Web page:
KeyStone’s Stock Talk Podcast Episode 169
This week we are excited to be introducing a new contributing analyst to the show. Ryan will start with a brief overview of our Special U.S. SaaS / Software Stock Report which we will be releasing next week to our U.S and VIP research clients. Ryan will look at current valuations in Tech, specifically the software segment, and where valuations stand after the crash from a 10-year historical perspective.
Splits are topical right now with Alphabet about do its 20-1 split, and another couple of companies in our coverage Fortinet (FTNT:NASADAQ), the cybersecurity giant and Brookfield Infrastructure (BIP.UN:TSX) conducting splits in the past couple weeks as well as the high profile splits of Apple Inc. (AAPL:NASDAQ) and Tesla Inc. (TSLA:NASDAQ) over the past year – we have fielded a number of questions in this area. Brennan will delve into the splits, perhaps trying to perform them himself, and more appropriately, what they mean for you as an investor.
Finally, in his first segment, Brett will be looking at a cautionary tale in the once high-flying Voyager Digital Ltd. (VOYG:TSX) – cryptocurrency platform that offers a secure way to trade over 100 different crypto assets using its easy-to-use mobile application. From its 2021 highs over $32, the stock has dropped 98% to close this week in the $0.60 range. Brett lets us know what went wrong and where the business which had posted high revenue growth, is at today.
US SaaS Tech Report – Preview
Technology, and particularly Software, has been the hottest area in the stock market over the last decade. As of the end of 2021, information technology was far ahead as the top performing sector on the S&P 500, boasting a 15-year return of nearly 940%, almost double the next best sector (Consumer Defensive at 560%) and far exceeding the S&P 500 average of 356%.
The pandemic highlighted the need for technological innovation as people were shut into their homes, and work, business and social interactions immediately transitioned online. Specific segments of the tech space have captured a substantial share of growth and investor attention such cloud computing, digital transformation, online collaboration, big data, A.I. and automation. Most of these companies saw their share prices boom over recent years.
That is until recently. Generally speaking, a decline of 10% to 20% is considered a correction and above 20% is considered a bear market. Since hitting its peak in November of 2021 the NASDAQ 100 Technology Index is down 35%, equivalent to trillions of dollars of lost value. Many once beloved and seemingly unstoppable stocks like Zoom, Docusign and Netflix have fared far worse with declines in the range of 80% and even juggernaut Amazon has lost more than 40% of its value in just over 6 months.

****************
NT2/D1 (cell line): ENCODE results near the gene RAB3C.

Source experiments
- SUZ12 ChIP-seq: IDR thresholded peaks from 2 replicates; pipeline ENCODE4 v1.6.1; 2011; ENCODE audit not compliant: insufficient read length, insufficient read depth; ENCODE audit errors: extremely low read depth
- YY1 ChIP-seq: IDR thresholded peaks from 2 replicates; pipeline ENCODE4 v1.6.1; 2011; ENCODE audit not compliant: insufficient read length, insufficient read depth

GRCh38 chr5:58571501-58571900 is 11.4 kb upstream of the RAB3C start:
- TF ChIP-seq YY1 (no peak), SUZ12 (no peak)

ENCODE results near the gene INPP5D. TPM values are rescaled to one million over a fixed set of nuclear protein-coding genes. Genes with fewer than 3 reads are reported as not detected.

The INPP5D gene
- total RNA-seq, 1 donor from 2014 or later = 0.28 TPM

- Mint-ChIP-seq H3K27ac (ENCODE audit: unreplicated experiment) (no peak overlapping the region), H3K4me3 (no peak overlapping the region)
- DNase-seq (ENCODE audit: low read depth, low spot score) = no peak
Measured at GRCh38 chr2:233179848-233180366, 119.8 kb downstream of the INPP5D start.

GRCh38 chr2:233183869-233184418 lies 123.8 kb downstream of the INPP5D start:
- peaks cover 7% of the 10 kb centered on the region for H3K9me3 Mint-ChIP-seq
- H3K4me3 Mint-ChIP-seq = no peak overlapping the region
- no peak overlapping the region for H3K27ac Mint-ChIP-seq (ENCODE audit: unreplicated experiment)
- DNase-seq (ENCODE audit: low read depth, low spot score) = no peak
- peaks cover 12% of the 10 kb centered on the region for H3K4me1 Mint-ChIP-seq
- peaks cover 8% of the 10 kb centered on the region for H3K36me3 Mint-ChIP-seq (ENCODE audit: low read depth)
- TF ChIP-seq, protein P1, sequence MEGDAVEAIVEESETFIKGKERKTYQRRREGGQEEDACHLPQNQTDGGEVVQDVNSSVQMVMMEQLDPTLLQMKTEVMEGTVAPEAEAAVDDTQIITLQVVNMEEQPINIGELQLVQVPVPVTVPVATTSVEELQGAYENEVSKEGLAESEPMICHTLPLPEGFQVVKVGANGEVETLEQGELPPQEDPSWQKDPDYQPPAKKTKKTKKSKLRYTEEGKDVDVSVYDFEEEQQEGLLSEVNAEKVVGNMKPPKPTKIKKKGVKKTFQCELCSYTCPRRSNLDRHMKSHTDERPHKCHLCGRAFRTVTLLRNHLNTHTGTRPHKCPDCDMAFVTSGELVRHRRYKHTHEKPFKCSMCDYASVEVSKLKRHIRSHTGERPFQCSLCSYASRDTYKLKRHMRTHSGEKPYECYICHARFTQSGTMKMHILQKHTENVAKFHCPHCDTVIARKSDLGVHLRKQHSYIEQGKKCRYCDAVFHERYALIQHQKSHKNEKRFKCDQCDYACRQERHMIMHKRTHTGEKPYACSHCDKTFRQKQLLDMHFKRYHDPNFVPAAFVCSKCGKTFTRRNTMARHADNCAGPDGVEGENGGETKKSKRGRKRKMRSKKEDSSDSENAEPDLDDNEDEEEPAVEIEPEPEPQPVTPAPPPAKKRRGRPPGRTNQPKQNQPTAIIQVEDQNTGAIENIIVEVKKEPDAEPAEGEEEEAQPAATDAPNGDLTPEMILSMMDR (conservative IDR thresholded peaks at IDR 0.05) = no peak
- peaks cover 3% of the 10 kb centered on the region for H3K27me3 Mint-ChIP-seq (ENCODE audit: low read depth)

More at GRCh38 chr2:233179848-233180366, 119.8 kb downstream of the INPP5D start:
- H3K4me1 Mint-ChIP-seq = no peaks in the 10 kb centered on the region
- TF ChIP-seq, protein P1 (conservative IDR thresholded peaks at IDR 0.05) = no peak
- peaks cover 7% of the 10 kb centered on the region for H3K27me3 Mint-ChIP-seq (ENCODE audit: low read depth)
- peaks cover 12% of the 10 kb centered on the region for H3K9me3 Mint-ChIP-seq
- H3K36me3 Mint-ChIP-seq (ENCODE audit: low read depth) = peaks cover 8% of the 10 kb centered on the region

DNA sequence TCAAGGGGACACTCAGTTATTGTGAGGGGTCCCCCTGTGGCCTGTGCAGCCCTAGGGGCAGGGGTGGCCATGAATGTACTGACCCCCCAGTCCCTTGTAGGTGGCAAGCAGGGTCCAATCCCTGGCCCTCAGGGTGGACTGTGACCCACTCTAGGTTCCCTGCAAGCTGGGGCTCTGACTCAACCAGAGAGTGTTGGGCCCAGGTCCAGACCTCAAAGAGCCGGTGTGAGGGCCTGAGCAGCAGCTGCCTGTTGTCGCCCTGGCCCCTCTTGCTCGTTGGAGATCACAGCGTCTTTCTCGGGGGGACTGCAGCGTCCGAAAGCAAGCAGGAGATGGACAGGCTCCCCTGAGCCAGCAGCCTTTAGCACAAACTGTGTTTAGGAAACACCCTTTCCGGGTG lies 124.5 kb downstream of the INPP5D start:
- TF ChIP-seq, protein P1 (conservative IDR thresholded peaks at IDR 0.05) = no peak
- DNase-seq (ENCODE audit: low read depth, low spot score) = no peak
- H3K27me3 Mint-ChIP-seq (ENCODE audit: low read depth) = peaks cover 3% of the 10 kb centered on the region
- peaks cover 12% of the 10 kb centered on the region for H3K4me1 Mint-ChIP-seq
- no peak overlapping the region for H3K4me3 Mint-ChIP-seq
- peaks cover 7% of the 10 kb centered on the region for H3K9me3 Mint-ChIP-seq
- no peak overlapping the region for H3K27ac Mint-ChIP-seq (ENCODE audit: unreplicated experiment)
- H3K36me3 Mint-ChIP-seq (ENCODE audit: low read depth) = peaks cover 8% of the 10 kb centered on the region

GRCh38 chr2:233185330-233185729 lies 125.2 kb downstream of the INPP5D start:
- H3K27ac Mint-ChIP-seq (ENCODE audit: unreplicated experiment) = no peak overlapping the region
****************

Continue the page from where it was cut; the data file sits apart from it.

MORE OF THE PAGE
NASDAQ 100 Technology Index 3 Year Chart
The question is where do these tech stocks go from here? Many of these companies continue to produce strong financial results, growing revenue and cash flow well into the double digits. With most tech stocks down between 30% to 90% – the question becomes – are we looking at a generational value opportunity or do we have more downside in store.
One metric for valuing high-growth technology stocks is the price-to-sales (P/S) ratio. Although we would prefer to value companies based on earnings and cash flow, many high-flying tech stocks focus on driving revenue growth and lack a meaningful level of profitability.
We compiled data on stocks in the NASDAQ 100 Technology Index to see how today’s valuations compare to historical ranges. For the index as a whole, the average P/S is about 9 times which is down almost by almost half compared to the high of 15.6 times sales and roughly inline with the 10-year average of 8 times.
Within the technology sector, it is software and specifically SAAS (software as a service) companies that have until recently garnered the best stock price returns. As expected, when we focus on the software companies in the index, we see higher valuations with P/S currently at about 12 times compared to the high of 23 times and the 10-year average of 11.6.
|NASDAQ 100 Technology Index Average Price-to-Sales Ratio
To put these numbers into context, the average P/S ratio for the S&P 500 is 2.4 times. The valuation on technology and software stocks has compressed substantially but these groups continue to trade at significant premiums to the overall market and moderately above where they have been for most of the last decade.
This is not to say that the recent selloff in technology has not created attractive buying opportunities. Many of the companies that have experienced share price declines of 30% to 90% over the past 6 months continue to produce solid double-digit revenue growth and profitability while providing innovative products and services for which there is a long-term need. A high percentage also have cash rich balance sheets.
The purpose of our special report is to explore these potential opportunities and highlight a selection of high-growth, highly profitable, software / SAAS investment prospects.